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Designing for a new age – Polestar’s Nahum Escobedo on the design thin...

Designing for a new age – Polestar’s Nahum Escobedo on the design thinking behind the new SUV model

Designing for a new age – Polestar’s Nahum Escobedo on the design thinking behind the new SUV model

Revealing its new electric performance SUV, the Polestar 3 brings sustainability and design edge into a new age. Habitus editor Aleesha Callahan chats with Nahum Escobedo to learn about the design language and process that brought it to fruition.

With distinctly Scandinavian minimalism at its core, Polestar is a new generation of electric vehicle brands shaking up expectations. Adding to the electric vehicle revolution, the Swedish company recently revealed its soon-to-be-released Polestar 3, which will be hitting Australian shores in 2024.

Senior exterior designer Nahum Escobedo shares insights about the design process that went into creating the sleek and refined curves of the new SUV model.

“Our process is very unique and very exciting. Now with electrification and designing electric cars, it’s a very different structure, it’s a different way of thinking. Before you even start designing something, you have to become aware of what kind of technology you’re dealing with. That’s before we even put pen to paper, which is a very interesting process because this opens up creativity.

“The more you read about all of these technologies, it really paints a picture. And as a designer, you start to ask questions like: ‘I wonder if I should have this sort of setting, I wonder if I should change the way the lamp functions.’ You get very, very creative,” says Escobedo on the freedom that comes with designing for a new paradigm.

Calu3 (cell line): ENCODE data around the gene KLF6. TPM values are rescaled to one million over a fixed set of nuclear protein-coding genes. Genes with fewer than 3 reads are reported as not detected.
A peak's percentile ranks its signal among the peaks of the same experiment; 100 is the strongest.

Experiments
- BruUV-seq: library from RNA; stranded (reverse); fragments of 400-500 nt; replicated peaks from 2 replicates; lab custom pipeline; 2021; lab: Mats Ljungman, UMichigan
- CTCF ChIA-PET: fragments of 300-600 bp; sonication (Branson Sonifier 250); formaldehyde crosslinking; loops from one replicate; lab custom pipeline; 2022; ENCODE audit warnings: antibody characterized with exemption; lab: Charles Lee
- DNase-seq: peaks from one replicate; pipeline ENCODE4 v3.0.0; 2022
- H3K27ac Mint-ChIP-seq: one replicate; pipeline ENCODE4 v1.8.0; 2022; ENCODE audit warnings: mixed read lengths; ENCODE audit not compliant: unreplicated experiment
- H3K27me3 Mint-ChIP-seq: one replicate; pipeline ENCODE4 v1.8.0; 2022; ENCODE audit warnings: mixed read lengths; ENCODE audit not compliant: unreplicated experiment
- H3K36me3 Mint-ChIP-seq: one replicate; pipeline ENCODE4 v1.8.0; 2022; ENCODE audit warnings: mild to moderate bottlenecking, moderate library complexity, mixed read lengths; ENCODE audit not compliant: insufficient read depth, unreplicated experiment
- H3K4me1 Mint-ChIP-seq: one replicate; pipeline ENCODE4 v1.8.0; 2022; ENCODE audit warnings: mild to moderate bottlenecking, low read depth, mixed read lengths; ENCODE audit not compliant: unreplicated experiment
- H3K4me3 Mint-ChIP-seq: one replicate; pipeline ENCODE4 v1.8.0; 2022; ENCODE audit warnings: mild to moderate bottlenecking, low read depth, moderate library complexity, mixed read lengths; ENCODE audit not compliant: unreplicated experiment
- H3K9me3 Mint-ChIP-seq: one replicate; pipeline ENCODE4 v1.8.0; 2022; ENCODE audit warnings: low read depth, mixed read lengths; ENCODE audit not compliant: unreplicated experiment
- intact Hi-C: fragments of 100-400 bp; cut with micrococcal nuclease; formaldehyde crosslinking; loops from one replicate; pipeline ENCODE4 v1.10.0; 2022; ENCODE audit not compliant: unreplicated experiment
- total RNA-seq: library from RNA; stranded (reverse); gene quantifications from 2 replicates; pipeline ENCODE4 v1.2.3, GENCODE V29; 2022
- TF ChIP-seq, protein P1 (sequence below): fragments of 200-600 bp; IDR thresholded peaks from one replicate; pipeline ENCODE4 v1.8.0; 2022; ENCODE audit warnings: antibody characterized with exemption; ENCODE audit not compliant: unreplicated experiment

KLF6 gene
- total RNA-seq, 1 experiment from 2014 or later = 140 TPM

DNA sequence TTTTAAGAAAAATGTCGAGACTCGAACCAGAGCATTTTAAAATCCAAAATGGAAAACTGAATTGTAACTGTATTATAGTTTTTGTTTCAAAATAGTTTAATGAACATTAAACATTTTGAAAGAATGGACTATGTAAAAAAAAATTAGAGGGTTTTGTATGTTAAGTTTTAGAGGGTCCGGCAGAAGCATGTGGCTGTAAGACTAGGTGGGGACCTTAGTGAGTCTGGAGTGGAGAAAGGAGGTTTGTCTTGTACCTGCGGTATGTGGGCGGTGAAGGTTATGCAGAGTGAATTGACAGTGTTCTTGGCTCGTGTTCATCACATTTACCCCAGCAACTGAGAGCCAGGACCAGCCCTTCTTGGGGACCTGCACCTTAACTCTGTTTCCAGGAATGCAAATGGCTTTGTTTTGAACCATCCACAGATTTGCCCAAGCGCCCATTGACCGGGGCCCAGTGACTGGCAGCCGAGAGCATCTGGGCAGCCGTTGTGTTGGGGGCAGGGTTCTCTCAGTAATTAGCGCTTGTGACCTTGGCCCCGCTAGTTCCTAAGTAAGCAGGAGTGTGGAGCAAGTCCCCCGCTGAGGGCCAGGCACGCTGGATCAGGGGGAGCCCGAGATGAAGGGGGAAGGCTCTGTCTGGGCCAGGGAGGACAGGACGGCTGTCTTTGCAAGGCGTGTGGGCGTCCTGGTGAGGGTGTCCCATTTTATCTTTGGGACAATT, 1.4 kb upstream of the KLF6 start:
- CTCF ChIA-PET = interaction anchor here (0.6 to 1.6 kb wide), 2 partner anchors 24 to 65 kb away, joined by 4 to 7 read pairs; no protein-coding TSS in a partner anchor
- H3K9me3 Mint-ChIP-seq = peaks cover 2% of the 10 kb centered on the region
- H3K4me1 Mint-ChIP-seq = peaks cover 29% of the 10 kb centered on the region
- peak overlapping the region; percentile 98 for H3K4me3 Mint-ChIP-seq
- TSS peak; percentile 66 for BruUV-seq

[RELATED: How does the Polestar drive, and what is the closed loop material logging model?]

While the evolution towards more sustainable vehicles brings sweeping changes with it, there is also an element of not wanting to alienate drivers. This was another consideration in the development of the Polestar 3, as Escobedo shares: “If you come up with something so drastic, I don’t know if people will be able to accept it. For us, we have made some conscious decisions. For instance, the Polestar 3 is not a typical seven-seater SUV or your typical sportscar, we’re doing something a little bit different, more in-between. We’re gradually making changes so that people can get used to it.”

The Polestar 3 is pitched as a combination of an SUV with definitive sportscar styling. This means the seats are lower to the ground to give the experience of a performance drive while having the higher clearance of an SUV. One sacrifice to achieve this is a smaller rear window, and when asked about the choice, Escobedo muses that maybe in the future we won’t even need them at all. Of course, this is only possible because of the large dashboard screen, and satellite-enabled cameras.

The decisive direction of the Polestar 3 puts design front and centre. “We came to the conclusion that we have a very unique setup, so we have to push and see how far we can get to with this and the more we developed this idea, we became aware that this is something unique,” says Escobedo.

The Polestar 3 is a testament to a design philosophy that pushes boundaries while embracing sustainability, setting the stage for a future where luxury and conscience coexist seamlessly.

Explore the specs in more detail at polestar.com/global/polestar-3

We think you might be interested to read more about how the Polestar drives.


Aleesha Callahan is the editor of Habitus. Based in Melbourne, Australia, Aleesha seeks out the unique people, projects and products that define the Indo Pacific region. Aleesha was previously the editor of Indesignlive.com and has written and contributed to various publications and brands in her 10 years in the architecture and design industry, bringing intimate insight to her stories having first trained and practised as an interior designer. Her passion for mid-century design and architecture began while living and working in Berlin.